Some male birds go to extraordinary lengths not just to find food for their young but to participate in the actual feeding. The anhinga, or snakebird, which is found in the southern swamplands of the Americas, puts his whole mouth and neck into it, creating a kind of feeding tube to efficiently deliver partially digested fish down the throats of his young. (The chicks are soon shoving their heads down their dad’s beak to speed up the process.)

The Namaqua sandgrouse, which lives in the driest regions of southern Africa, acts as a living flask for his brood: A male bird flies up to 20 miles to find a watering hole in which to soak his belly feathers, absorbing a few tablespoons of water—then flies back to his chicks to let them drink from his feathers… [Read more…]

In zealous agreement

Fathers-Day-daughter-son-parent

Scott Addington writes, “As is often the case, my purpose became clearly evident after I had stopped looking for it. On October 11, 1995, my daughter was born. Beginning with that moment, there has never been the slightest doubt regarding the purpose and source of meaning in my life. Being a father is the most meaningful and rewarding pursuit a man could ever hope to experience.”

~ David Brooks, Hearts Broken Open


Photo: wilstar

Father’s Day 2014

trees-sky-sun-light
Kids are rustling me awake from my mid-morning nap in the backyard.

Dad, Dad, it’s time to open the gifts!

(A flash of Christmas mornings past. Wow, that was quite a nap, Rip.  They’ve migrated up from cologne and neck ties. Hmmmm. Right pocket, left pocket, transfer of funds? All within Dad’s pant pockets? Not nice Dad.)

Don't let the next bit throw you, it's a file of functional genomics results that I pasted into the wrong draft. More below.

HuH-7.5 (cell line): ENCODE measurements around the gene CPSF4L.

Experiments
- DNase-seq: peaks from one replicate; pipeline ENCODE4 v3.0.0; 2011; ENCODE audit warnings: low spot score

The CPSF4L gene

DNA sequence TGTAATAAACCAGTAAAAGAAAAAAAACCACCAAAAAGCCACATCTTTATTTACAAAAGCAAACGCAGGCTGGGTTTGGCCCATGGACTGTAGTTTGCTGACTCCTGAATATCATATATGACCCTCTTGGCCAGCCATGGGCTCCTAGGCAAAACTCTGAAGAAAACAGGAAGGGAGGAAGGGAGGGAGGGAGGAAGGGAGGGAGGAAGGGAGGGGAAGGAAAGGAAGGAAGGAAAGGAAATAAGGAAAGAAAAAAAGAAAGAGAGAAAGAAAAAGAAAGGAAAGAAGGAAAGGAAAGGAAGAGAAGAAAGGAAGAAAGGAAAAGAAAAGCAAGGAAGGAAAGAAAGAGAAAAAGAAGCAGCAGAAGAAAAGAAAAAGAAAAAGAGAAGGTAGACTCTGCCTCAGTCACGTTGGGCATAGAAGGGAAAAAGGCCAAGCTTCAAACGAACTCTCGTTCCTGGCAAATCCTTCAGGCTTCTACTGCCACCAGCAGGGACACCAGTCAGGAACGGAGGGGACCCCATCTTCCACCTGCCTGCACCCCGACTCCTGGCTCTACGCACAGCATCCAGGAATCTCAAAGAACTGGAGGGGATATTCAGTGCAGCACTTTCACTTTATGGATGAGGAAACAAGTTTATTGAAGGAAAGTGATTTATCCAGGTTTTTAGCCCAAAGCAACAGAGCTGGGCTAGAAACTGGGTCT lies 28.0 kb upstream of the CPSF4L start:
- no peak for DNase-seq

Thank you. Wonderful Gift!

Family sits together for brunch. Scrambled eggs, western style, bacon, sliced peaches, English Muffins (with jam, of course). (Family sitting around the table. Soul warming. How many of these moments are left?)

We head outside. 68º F. Low humidity. Wind gusts at 16 mph. Trees rustling overhead. Zeke is barking, while giving chase to the Frisbee flying to and fro overhead. The Kanigan family exercise for the Day.

I reach for my book. Zeke is sprawled out on the back stoop, basking in the sun, and watching Blue Jays pecking at seed in the feeder.  Rachel and Eric shade their eyes from the sun, and their iPhones, as they check their texts. I settle in on the lawn chair with my book. (Front doors unlocked. Families sitting together for meals. Kid’s playing catch with Dad in the backyard, or playing outside with friends. Pick-up games. Fishing. Exploring the mountainside.) 

[Read more…]

Truth

Mother's-day-Father's-Day-Funny-Fallon


Source: Fallontonight

Mom vs. Dad

funny, true, parents, children,parenting, son, daughter, mom v dad


Mom’s + Dad’s: Your gems are?


Adapted from 9gag.com

A Blogger’s Gift to A Blogger…

blogger giftI was flipping through emails after lunch today when I came across an email from a fellow blogger, Alex Jones @ The Liberated Way.  Alex is from Colchester, 60 miles Northeast of London in the UK.  Not unlike most other blogger relationships, I’ve never met Alex.  I’ve never spoken to him.  We have traded comments and links over the past month or so.  I’ve come to appreciate his posts and his frequent and insightful comments on mine.  And the wheels on the blogger bus keep turning.  So, when I read Alex’ post this afternoon, I was movedI was grateful.  I was touched.  I was humbled.  What a wonderful, thoughtful and unexpected gift on Father’s Day.  Thank you Alex.  You made my day.

Alex’s post reminded me of the great bloggers who had recognized me for various awards. I’ve been a non-participant in the awards process (grist for another future post) – – so, we have Alex to thank for pushing me over the tipping point.

[Read more…]